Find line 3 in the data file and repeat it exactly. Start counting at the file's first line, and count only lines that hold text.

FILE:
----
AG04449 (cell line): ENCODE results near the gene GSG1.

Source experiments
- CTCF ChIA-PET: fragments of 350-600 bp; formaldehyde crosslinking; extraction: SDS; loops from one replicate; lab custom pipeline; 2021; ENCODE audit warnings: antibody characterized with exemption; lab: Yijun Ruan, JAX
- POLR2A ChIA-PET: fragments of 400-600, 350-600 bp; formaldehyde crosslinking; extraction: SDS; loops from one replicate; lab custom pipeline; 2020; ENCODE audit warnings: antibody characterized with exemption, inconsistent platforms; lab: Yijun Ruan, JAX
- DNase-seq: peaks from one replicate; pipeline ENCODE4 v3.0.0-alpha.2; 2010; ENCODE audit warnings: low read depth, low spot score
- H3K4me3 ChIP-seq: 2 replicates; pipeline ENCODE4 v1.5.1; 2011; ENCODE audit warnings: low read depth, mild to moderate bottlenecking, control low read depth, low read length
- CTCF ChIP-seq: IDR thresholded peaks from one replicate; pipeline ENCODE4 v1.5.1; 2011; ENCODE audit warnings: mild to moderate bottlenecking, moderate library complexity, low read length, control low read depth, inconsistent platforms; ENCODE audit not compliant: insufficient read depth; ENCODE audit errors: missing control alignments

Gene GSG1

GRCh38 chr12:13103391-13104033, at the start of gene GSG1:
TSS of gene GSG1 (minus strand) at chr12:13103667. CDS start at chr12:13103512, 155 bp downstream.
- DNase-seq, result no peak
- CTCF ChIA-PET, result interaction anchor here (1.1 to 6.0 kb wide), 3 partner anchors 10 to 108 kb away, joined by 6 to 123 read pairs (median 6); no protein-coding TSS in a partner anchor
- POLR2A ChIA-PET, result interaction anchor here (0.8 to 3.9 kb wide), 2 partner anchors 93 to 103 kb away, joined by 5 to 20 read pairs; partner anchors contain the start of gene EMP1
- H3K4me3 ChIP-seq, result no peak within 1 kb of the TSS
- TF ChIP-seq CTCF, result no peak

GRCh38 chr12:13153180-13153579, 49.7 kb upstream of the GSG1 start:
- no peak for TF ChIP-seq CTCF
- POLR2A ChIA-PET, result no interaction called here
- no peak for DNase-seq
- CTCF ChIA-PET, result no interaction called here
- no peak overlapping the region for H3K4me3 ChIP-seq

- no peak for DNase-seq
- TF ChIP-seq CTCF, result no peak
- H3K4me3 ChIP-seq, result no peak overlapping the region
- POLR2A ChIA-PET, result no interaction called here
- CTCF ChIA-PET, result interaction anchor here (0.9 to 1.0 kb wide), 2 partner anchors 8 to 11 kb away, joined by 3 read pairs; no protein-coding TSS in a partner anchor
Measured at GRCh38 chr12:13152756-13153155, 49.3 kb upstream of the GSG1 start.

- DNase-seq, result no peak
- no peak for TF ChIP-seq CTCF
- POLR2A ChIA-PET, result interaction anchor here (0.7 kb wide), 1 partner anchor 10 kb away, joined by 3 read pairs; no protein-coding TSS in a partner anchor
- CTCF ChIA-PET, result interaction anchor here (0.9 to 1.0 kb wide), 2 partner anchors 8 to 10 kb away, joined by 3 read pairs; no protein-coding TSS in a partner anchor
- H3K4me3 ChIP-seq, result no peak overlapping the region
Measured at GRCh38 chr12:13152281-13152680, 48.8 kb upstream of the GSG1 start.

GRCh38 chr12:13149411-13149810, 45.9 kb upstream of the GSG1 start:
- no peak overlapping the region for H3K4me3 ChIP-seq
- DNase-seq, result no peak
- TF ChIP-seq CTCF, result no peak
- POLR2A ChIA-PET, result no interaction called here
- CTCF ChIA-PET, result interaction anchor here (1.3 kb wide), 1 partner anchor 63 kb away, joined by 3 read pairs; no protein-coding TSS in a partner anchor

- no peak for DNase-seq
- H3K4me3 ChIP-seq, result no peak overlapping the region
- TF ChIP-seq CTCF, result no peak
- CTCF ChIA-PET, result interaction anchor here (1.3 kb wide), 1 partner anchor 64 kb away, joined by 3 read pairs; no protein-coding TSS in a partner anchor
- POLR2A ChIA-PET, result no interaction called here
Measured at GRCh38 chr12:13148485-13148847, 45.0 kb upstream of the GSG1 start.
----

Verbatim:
- CTCF ChIA-PET: fragments of 350-600 bp; formaldehyde crosslinking; extraction: SDS; loops from one replicate; lab custom pipeline; 2021; ENCODE audit warnings: antibody characterized with exemption; lab: Yijun Ruan, JAX